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The seek it here, they seek it there,
they seek it everywhere.
In the press? – or on YouTube?
That damned, elusive Killer App!
Why is it those sceptical about a new technology resort, within a very few sentences, to the show me the Killer App line. As if the appearance of, a gold-star approved by the bloggerati, example of something useful implemented in said technology is going to change their mind.
Remember the Web – what was the Web’s Killer App?
Step back a little further – what was the Killer App for HTML?
Answers in the comments section for both of the above.
I relate this to a blog post by Senior Program Officer for OCLC Research, Roy Tennant. I’m sure Roy won’t mind me picking on him as a handy current example of a much wider trend. In his post, which he asserts that Microdata, Not RDF, Will Power the Semantic Web (and elicits an interesting comment stream), he says:
Twelve years ago I basically called the Resource Description Framework (RDF) “dead on arrival”. That was perhaps too harsh of an assessment, but I had my reasons and since then I haven’t had a lot of motivation to regret those words. Clearly there is a great deal more data available in RDF-encoded form now than there was then.
But I’m still waiting for the killer app. Or really any app at all. Show me something that solves a problem or fulfills a need I have that requires RDF to function. Go ahead. I’ll wait.
Oh, you’ve got nothing? Well then, keep reading.
I could go off on a rant about something that was supposedly dead a decade ago still having trouble laying down; or comparing Microdata and RDF as vehicles for describing and relating things is like comparing text files to XML; or even that the value is not in the [Microdata or RDF] encoding, it is in the linking of things, concepts, and relationships – but that is for another time.
So to the search for Kill Apps.
Was VisiCalc a Killer App for the PC – yes it probably was. Was Windows a Killer App – more difficult to answer. Is/was Windows an App or something more general, in technology wave, terms that would begat it’s own Killer Apps. What about Hypertext? Ignoring all the pre-computer era work on it’s principles, I would contend that it’s first Killer App was the Windows Help System – WinHelp. Although, with a bit of assistance from the html concept of the href, it was somewhat eclipsed by the Web.
The further up the breakfast pancake like stack of technologies, standards, infrastructures, and ecosystems we evolve away from the bit of silicon, at the core of what we still belittle with the simple name of computer, the more vague and pointless is our search for a Killer Use, and therefore App.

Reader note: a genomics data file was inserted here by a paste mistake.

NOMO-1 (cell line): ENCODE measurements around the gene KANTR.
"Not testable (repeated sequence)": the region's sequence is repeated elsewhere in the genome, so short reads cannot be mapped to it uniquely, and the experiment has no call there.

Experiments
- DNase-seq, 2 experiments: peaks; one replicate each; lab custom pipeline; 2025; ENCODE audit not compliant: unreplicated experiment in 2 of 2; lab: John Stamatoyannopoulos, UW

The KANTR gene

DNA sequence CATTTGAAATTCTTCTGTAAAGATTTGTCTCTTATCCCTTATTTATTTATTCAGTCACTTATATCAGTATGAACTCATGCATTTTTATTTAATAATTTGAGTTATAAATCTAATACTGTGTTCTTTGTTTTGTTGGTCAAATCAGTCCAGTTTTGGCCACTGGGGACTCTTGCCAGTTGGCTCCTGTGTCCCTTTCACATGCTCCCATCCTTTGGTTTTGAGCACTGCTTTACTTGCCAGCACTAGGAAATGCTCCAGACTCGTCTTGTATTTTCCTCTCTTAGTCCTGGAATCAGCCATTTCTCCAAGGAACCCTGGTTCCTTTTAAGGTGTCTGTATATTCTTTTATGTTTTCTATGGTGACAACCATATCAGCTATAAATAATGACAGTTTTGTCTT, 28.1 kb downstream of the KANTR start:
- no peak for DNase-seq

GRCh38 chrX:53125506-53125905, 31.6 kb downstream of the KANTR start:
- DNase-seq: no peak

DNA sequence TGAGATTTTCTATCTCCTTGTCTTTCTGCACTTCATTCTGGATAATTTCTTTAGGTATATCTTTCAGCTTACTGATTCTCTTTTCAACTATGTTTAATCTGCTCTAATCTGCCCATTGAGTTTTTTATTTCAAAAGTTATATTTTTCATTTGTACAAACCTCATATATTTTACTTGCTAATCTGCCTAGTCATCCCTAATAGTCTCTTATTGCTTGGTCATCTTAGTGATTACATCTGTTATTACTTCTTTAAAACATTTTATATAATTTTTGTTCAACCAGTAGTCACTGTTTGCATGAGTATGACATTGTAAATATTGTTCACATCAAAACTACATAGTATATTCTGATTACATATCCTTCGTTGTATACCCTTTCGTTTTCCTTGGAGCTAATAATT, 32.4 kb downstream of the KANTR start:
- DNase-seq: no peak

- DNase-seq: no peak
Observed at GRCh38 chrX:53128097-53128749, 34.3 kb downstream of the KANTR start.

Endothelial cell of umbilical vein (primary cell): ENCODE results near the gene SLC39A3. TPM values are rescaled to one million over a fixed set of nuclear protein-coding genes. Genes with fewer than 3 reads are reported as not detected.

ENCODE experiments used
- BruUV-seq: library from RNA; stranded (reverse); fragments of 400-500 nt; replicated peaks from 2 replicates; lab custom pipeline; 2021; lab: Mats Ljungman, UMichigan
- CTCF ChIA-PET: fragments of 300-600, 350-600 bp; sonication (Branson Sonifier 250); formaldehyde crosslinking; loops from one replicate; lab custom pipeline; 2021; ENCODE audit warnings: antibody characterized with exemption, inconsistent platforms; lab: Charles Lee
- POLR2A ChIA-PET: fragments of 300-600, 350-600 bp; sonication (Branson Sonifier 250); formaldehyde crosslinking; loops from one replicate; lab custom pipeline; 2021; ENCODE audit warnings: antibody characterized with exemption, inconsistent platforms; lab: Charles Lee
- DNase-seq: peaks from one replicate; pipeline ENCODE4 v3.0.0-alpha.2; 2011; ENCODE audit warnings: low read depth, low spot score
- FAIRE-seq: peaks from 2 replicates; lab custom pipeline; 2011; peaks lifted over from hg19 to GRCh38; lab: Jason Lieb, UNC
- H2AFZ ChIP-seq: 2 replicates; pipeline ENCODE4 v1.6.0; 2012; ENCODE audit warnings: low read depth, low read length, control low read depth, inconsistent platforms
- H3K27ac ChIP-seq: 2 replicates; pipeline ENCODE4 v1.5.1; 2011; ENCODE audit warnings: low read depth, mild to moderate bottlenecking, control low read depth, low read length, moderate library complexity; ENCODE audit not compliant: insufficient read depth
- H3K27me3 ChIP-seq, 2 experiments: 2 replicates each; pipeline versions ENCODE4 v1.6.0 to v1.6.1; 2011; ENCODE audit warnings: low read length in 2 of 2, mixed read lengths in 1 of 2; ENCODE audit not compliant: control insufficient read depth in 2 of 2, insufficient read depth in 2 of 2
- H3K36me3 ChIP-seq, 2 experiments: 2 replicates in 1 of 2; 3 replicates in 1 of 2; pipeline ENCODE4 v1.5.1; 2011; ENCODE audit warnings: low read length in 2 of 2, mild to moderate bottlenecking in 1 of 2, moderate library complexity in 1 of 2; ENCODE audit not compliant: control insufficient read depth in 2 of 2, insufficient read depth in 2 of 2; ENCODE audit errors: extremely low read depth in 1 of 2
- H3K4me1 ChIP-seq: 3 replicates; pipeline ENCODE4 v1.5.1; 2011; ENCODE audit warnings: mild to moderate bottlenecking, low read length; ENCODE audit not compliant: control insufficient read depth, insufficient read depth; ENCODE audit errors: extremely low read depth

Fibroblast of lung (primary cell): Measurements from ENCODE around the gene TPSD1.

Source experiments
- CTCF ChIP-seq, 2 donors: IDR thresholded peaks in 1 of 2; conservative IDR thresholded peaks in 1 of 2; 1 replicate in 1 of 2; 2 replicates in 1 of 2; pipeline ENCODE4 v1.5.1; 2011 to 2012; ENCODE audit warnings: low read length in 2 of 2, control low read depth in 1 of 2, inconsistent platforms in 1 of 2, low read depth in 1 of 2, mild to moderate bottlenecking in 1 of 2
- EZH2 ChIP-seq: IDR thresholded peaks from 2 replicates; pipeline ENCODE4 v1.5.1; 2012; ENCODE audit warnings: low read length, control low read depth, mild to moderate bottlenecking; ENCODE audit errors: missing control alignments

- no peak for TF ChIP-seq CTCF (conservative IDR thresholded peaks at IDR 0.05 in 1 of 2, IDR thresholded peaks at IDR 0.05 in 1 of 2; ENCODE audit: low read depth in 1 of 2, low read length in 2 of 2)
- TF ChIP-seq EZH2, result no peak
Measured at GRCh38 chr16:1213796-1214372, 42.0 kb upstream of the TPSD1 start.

For a short period in history you could have considered the killer application of the internal combustion engine to be the automobile, but it wasn’t long before those two became intimately linked into a single entity with more applications than you could shake a stick at – all and none of which could be considered to be the killer.
Back to my domain , data. As I have postulated previously, I believe we are nearing a point where data, it’s use, our access to it, and the attention and action large players are giving to it, is going to fundamentally change the way we do things. Change that will come about, not from a radical change in what we do, but from a gradual adoption of several techniques and technologies atop of what we already have. As I have also said before, Linked Data (and its data format RDF) will be a success when we stop talking about it as it it becomes just a tool in the bag. A tool that is used when and where appropriate and mundane enough not to warrant a Linked Data Powered sticker on the side.
Take these Apps being built on the Kasabi, [Linked Data Powered] Platform. Will the users of these apps be aware of the Linked Data (and RDF) under the hood? No. Will they benefit from it? Yes, the aggregation and linking capabilities should deliver a better experience. Are any of this Killers? I doubt it, but nevertheless they are no less worth while.
So stop searching for that Killer App, you may be fruitlessly hunting for a long time. When someone invents a pocket-sized fusion reactor or the teleport , they might be back in vogue.Prospector picture from ToOliver2 on Flickr